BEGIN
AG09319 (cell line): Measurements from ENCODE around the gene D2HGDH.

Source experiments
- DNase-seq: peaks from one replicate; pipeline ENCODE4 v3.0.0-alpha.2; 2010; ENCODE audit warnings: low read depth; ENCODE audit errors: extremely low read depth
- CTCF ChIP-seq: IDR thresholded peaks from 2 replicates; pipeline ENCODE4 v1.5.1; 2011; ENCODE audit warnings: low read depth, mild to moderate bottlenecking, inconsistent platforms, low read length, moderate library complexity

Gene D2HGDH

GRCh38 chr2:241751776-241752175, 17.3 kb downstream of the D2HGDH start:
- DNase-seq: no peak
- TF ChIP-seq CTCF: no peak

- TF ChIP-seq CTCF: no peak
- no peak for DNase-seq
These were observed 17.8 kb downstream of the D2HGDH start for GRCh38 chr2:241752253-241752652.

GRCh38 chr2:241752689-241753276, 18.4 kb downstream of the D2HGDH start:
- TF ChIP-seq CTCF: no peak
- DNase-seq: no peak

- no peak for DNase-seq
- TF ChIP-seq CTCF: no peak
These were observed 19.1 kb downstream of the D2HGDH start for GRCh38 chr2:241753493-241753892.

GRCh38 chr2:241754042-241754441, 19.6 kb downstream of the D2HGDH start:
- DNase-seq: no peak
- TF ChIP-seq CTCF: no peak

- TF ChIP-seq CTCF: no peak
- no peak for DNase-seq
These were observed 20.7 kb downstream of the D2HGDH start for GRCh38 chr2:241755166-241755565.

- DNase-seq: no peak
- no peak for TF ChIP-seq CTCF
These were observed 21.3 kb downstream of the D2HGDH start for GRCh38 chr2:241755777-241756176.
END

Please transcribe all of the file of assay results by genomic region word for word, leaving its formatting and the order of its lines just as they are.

AG09319 (cell line): Measurements from ENCODE around the gene D2HGDH.

Source experiments
- DNase-seq: peaks from one replicate; pipeline ENCODE4 v3.0.0-alpha.2; 2010; ENCODE audit warnings: low read depth; ENCODE audit errors: extremely low read depth
- CTCF ChIP-seq: IDR thresholded peaks from 2 replicates; pipeline ENCODE4 v1.5.1; 2011; ENCODE audit warnings: low read depth, mild to moderate bottlenecking, inconsistent platforms, low read length, moderate library complexity

Gene D2HGDH

GRCh38 chr2:241751776-241752175, 17.3 kb downstream of the D2HGDH start:
- DNase-seq: no peak
- TF ChIP-seq CTCF: no peak

- TF ChIP-seq CTCF: no peak
- no peak for DNase-seq
These were observed 17.8 kb downstream of the D2HGDH start for GRCh38 chr2:241752253-241752652.

GRCh38 chr2:241752689-241753276, 18.4 kb downstream of the D2HGDH start:
- TF ChIP-seq CTCF: no peak
- DNase-seq: no peak

- no peak for DNase-seq
- TF ChIP-seq CTCF: no peak
These were observed 19.1 kb downstream of the D2HGDH start for GRCh38 chr2:241753493-241753892.

GRCh38 chr2:241754042-241754441, 19.6 kb downstream of the D2HGDH start:
- DNase-seq: no peak
- TF ChIP-seq CTCF: no peak

- TF ChIP-seq CTCF: no peak
- no peak for DNase-seq
These were observed 20.7 kb downstream of the D2HGDH start for GRCh38 chr2:241755166-241755565.

- DNase-seq: no peak
- no peak for TF ChIP-seq CTCF
These were observed 21.3 kb downstream of the D2HGDH start for GRCh38 chr2:241755777-241756176.